By Sara Abey
This superb piece shows what can be achieved with creative collaboration – here designer George Paulding Farnham, gemmologist George Frederick Kunz and Tiffany & Co’s craftsmen. Indeed, this brooch was specifically made to celebrate the skills and resources of the United States of America. It was presented to the world at the Exposition Universelle in Paris in 1900, an exhibition to celebrate the achievements of the previous century and to inspire developments in new one. Not surprisingly the brooch won Tiffany & Co a gold medal.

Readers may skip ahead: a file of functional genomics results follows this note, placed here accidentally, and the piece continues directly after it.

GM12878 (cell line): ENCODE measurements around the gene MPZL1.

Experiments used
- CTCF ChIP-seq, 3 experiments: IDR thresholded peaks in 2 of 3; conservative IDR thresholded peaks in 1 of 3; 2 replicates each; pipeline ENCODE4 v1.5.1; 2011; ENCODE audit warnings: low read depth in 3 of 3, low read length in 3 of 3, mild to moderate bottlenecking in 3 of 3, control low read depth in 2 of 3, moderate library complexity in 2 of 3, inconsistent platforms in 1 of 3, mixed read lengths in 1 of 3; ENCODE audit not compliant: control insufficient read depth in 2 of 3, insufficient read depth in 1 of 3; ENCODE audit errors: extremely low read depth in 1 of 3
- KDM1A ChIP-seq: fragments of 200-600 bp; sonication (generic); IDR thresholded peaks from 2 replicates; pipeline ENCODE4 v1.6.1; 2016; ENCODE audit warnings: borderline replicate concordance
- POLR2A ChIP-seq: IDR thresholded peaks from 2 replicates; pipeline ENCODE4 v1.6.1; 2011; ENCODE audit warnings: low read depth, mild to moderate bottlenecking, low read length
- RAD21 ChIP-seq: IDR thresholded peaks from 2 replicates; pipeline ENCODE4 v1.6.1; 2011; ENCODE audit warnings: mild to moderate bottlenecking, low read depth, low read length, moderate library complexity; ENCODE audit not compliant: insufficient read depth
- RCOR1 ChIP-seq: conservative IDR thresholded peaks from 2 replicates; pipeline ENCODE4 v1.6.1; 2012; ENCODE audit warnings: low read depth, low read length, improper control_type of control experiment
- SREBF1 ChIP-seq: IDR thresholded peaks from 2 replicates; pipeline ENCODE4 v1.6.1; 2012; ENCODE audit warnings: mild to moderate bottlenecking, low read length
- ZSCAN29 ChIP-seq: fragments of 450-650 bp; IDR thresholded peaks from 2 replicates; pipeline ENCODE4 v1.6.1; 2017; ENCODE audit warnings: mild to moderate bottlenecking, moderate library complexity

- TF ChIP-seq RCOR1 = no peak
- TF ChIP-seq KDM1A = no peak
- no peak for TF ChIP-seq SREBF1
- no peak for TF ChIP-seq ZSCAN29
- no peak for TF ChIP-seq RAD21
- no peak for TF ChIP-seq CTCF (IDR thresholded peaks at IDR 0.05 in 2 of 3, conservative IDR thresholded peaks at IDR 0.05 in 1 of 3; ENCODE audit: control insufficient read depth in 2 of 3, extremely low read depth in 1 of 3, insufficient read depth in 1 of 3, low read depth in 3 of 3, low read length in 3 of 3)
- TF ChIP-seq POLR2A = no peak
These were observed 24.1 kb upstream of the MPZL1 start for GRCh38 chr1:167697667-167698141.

Farnham who was the chief designer and director of jewellery at Tiffany & Co at the turn of the 20th century was often inspired by botany. Renowned mineralogist/geologist, Kunz, who worked for Tiffany & CO as gemmologist, selected 120 sapphires from the then recently discovered Montana mines as the principle stones for the jewel. Kunz had been instrumental for recognising the beauty and commercial potential of these new-found gems. The brooch also incorporates diamonds, demantoid garnets and topaz and is set in gold and platinum.
The brooch is large, matching an actual iris in size at 24.1 cm high, and can be seen today in The Walters Art Museum, Baltimore. The brooch was bequeathed to the museum by Henry Walters and Tiffany & Co then gifted the Farnham’s original drawing.